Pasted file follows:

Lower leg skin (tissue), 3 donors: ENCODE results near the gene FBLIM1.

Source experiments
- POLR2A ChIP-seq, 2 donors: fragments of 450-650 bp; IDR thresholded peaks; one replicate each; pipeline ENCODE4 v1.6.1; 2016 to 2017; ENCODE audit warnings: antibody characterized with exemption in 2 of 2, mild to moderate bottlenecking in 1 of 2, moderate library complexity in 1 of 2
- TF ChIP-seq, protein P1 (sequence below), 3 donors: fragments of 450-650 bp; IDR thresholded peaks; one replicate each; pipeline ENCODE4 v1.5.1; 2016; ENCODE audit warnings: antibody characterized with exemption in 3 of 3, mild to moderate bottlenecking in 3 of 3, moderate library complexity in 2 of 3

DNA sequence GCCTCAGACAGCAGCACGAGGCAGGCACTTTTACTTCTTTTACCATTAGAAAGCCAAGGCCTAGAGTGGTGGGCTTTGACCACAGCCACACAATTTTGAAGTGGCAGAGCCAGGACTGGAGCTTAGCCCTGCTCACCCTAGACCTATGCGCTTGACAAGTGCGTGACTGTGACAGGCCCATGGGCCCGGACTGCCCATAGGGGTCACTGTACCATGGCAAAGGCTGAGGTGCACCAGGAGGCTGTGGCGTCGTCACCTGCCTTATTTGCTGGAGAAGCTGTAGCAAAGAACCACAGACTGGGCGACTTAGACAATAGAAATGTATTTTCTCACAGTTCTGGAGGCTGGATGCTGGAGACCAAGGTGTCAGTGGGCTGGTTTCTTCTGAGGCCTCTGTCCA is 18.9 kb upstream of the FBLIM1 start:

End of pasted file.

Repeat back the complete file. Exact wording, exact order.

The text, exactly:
Lower leg skin (tissue), 3 donors: ENCODE results near the gene FBLIM1.

Source experiments
- POLR2A ChIP-seq, 2 donors: fragments of 450-650 bp; IDR thresholded peaks; one replicate each; pipeline ENCODE4 v1.6.1; 2016 to 2017; ENCODE audit warnings: antibody characterized with exemption in 2 of 2, mild to moderate bottlenecking in 1 of 2, moderate library complexity in 1 of 2
- TF ChIP-seq, protein P1 (sequence below), 3 donors: fragments of 450-650 bp; IDR thresholded peaks; one replicate each; pipeline ENCODE4 v1.5.1; 2016; ENCODE audit warnings: antibody characterized with exemption in 3 of 3, mild to moderate bottlenecking in 3 of 3, moderate library complexity in 2 of 3

DNA sequence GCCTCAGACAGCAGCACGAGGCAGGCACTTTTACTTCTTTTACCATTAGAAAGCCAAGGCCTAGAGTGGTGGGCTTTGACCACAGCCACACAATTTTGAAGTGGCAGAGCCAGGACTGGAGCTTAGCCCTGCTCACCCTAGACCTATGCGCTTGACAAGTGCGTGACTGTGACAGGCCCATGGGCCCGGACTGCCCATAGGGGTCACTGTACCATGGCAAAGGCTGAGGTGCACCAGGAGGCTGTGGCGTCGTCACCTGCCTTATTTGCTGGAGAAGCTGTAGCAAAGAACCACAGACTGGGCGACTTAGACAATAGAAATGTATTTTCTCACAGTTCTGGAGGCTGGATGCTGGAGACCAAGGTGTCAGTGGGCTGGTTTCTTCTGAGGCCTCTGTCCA is 18.9 kb upstream of the FBLIM1 start: